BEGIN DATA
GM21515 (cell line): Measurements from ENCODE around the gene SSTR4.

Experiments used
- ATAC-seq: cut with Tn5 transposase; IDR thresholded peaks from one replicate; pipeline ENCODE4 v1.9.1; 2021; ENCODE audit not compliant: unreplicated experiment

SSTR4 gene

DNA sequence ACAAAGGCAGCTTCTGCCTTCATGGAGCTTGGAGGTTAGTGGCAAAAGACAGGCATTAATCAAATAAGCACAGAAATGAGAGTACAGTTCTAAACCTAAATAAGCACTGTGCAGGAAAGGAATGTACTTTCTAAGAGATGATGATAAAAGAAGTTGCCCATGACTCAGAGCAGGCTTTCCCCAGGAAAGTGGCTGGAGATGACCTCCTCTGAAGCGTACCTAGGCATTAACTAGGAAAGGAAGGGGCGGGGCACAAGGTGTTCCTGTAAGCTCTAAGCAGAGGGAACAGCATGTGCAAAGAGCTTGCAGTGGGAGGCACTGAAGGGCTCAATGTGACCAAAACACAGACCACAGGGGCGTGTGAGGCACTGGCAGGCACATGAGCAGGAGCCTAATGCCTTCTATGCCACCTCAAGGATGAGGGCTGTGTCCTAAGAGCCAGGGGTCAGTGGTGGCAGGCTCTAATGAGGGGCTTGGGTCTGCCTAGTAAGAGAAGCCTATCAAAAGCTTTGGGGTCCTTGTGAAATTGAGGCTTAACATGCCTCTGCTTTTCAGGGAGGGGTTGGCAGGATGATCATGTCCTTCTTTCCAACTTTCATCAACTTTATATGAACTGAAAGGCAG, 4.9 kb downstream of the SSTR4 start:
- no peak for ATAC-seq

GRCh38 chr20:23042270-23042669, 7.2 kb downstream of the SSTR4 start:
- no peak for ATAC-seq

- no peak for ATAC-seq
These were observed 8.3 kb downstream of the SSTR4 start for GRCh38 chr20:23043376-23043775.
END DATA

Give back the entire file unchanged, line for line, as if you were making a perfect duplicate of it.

GM21515 (cell line): Measurements from ENCODE around the gene SSTR4.

Experiments used
- ATAC-seq: cut with Tn5 transposase; IDR thresholded peaks from one replicate; pipeline ENCODE4 v1.9.1; 2021; ENCODE audit not compliant: unreplicated experiment

SSTR4 gene

DNA sequence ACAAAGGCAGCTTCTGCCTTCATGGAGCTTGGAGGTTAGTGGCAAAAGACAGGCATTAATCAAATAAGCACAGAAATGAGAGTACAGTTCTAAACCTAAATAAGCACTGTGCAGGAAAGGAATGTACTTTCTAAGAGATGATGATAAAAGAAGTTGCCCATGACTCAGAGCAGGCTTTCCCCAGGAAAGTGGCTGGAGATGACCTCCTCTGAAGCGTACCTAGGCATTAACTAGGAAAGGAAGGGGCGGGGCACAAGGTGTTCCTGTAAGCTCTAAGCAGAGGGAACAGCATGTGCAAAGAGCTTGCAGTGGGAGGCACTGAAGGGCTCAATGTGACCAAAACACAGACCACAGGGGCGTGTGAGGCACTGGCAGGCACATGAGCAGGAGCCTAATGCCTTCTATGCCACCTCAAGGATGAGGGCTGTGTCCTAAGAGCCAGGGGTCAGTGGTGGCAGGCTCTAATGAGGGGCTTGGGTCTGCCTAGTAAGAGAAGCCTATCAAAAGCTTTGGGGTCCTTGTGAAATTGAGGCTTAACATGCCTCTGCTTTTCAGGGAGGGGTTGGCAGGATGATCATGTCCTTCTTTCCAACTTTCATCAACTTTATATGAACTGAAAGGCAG, 4.9 kb downstream of the SSTR4 start:
- no peak for ATAC-seq

GRCh38 chr20:23042270-23042669, 7.2 kb downstream of the SSTR4 start:
- no peak for ATAC-seq

- no peak for ATAC-seq
These were observed 8.3 kb downstream of the SSTR4 start for GRCh38 chr20:23043376-23043775.